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Thursday, 4 September 2014

Better Coal Management: Derailed Generation Sector’s prime requirement

Last updated: Feb 05, 2017 

Significant Generation Capacity Addition:

India has achieved significant generation capacity addition in the last 50 years. The current installed capacity of Indian power system is 305.5 GW (as on Aug 2016) with coal based power plants having a share of nearly 61 percent. Thus, coal based thermal power plants dominate the current Indian generation scenario and in the future also.

India to be among the most rapidly growing countries:

Recent studies by the US department of energy indicate that China, India and Brazil will be the most rapidly growing countries in terms of electrical demand. This is clearly echoed in the report of the “Working Group on Power”, Government of India, Ministry of Power, 2012, in which the additional generation capacity to be added in the 12th Five Year Plan is stated as 76 GW. It needs to add another 170 GW of installed generation capacity in the next decade to get the desired 9% growth in GDP and this can be achieved only through large capacity power projects. 

Concept of Ultra Mega Power Project:

In view of this, the Government of India has come up with the concept of Ultra Mega Power Project (UMPP). These coal powered, super-critical technology based power projects, each with a capacity of 4 GW or more is a series of ambitious power projects planned by the Government of India.

Various Issues in Coal Management Activities:

The various coal management activities such as planning, contracting, procurement, logistics and delivery are managed by different agencies. Thermal power plants, other than pit-head plants, rely on ship, rail or road transportation services to deliver coal from the sources to their plant location. Coal inventory management at the thermal power plant involves accounting of received and consumed coal. 

Many thermal plants have in-adequate automation and management system, often leading to inaccurate coal requirement forecasting. Tracking of coal transportation is also not very advanced. All this lead to inefficiencies and uncertain conditions causing either power plant outage due to lack of coal or un-necessary piling up of coal inventory and blocking of resources. 

Generating companies typically stock up coal for nearly 10 days of operation. The financial loss on account of power plant shut down because of non-availability of coal can be as much as 2 million USD per day for a thermal power plant of 1000 MW.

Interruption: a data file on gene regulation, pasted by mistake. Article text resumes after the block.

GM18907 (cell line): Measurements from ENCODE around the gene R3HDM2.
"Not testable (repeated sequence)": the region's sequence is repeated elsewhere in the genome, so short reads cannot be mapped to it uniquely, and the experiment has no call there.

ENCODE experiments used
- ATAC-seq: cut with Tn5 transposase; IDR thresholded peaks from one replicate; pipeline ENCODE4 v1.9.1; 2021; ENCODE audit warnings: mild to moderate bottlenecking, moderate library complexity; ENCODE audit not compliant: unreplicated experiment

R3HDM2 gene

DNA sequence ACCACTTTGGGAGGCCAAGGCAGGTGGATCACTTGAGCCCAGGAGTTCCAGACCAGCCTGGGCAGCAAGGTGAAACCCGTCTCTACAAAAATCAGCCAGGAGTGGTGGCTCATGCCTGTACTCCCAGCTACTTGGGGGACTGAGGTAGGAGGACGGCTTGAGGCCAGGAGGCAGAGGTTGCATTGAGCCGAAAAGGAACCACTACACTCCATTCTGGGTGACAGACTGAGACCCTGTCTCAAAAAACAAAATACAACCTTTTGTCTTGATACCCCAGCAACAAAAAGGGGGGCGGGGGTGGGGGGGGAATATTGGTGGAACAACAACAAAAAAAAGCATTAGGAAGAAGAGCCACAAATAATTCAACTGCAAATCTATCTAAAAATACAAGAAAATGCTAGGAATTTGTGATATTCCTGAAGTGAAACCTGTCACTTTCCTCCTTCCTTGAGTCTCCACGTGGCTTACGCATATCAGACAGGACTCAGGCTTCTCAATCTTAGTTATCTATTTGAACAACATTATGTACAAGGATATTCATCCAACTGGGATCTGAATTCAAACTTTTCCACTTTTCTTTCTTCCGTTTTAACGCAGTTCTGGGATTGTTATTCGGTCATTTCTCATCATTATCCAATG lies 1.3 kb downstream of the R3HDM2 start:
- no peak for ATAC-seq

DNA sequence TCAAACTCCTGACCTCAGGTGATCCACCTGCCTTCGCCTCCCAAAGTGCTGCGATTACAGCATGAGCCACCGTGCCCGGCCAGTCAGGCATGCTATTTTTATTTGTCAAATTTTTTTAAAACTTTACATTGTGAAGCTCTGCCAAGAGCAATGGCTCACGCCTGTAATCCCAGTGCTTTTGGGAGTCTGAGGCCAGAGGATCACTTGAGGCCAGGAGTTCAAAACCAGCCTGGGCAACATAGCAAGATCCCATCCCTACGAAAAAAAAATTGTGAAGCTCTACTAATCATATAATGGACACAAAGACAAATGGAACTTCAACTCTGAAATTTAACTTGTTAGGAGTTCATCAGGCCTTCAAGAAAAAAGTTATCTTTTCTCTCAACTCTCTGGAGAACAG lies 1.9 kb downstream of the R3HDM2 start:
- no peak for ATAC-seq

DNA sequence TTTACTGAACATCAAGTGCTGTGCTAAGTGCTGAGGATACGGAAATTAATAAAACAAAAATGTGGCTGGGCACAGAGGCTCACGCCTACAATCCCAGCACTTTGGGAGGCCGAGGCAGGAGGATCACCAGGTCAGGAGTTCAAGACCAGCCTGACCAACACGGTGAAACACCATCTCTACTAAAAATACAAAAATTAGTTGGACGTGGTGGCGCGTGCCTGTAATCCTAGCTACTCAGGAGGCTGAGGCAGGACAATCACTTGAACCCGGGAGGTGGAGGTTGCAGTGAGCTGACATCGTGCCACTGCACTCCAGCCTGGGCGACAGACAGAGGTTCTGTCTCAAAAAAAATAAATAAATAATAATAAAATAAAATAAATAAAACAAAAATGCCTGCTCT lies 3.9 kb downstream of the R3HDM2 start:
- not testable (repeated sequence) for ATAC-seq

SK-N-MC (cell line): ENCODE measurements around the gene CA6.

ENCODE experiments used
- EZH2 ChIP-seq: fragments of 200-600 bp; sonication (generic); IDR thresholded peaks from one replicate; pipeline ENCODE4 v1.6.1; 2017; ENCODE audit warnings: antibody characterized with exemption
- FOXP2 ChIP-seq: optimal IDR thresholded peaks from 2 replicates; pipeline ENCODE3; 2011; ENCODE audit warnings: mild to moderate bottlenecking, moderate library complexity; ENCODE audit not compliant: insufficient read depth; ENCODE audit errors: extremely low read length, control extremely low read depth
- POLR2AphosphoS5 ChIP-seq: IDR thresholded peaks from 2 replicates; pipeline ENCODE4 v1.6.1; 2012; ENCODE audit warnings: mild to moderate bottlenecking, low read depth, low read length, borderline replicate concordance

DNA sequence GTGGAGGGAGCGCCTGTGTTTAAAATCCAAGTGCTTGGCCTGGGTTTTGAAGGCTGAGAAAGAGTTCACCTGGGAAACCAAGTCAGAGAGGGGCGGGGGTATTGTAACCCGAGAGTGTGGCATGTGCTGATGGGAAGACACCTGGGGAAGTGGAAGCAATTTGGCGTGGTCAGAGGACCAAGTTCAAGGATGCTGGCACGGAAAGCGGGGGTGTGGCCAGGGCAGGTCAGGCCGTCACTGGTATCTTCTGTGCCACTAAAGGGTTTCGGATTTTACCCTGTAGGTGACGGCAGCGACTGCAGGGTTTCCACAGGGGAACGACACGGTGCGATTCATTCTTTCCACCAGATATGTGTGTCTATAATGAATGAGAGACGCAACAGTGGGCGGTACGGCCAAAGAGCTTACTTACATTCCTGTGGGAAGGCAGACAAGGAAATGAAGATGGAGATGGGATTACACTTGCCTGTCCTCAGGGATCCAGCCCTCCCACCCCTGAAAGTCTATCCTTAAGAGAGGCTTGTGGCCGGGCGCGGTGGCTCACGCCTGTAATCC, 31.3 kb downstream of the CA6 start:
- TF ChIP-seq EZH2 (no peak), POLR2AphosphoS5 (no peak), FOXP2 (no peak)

Therefore, the performance of Indian generation sector is going to be greatly affected by the coal supply management to its coal based thermal power plants. Officials say that the coal production is the same since the last 5 years and the credit goes to improper planning, policies and prevailing corrupt practices. Adding to the wound is the recent declaration of Supreme Court of India which states that the entire allocation of coal blocks from 1993 to 2010 was illegal, arbitrary and non-transparent.

There are situations when majority of coal based power plant in India have left with less than 7 days of coal stock. Many coal based power plants of the Central, State and private sector have been shut down in the past on account of in-adequate coal supply. This also increases the spot price of electricity at the Indian Energy Exchange (IEX). Same situation has aroused in year 2012 also.

Properly Integrated and Automated Coal Management System is required:

The message is loud and clear that the country’s power sector and hence the growth is dependent largely on the coal supply to the thermal power plants. A properly integrated and automated coal management system is required to keep the coal inventory to a minimum, at the same time ensuring un-interrupted power generation.

A better and efficient coal management system has to be derived keeping in view the various Ultra Mega Power Projects coming up in the 12th and 13th FYP. Special attention has to be given for demand side management so that the load can be properly managed during such a crisis.


Hindustan Times, 4th sep. 2014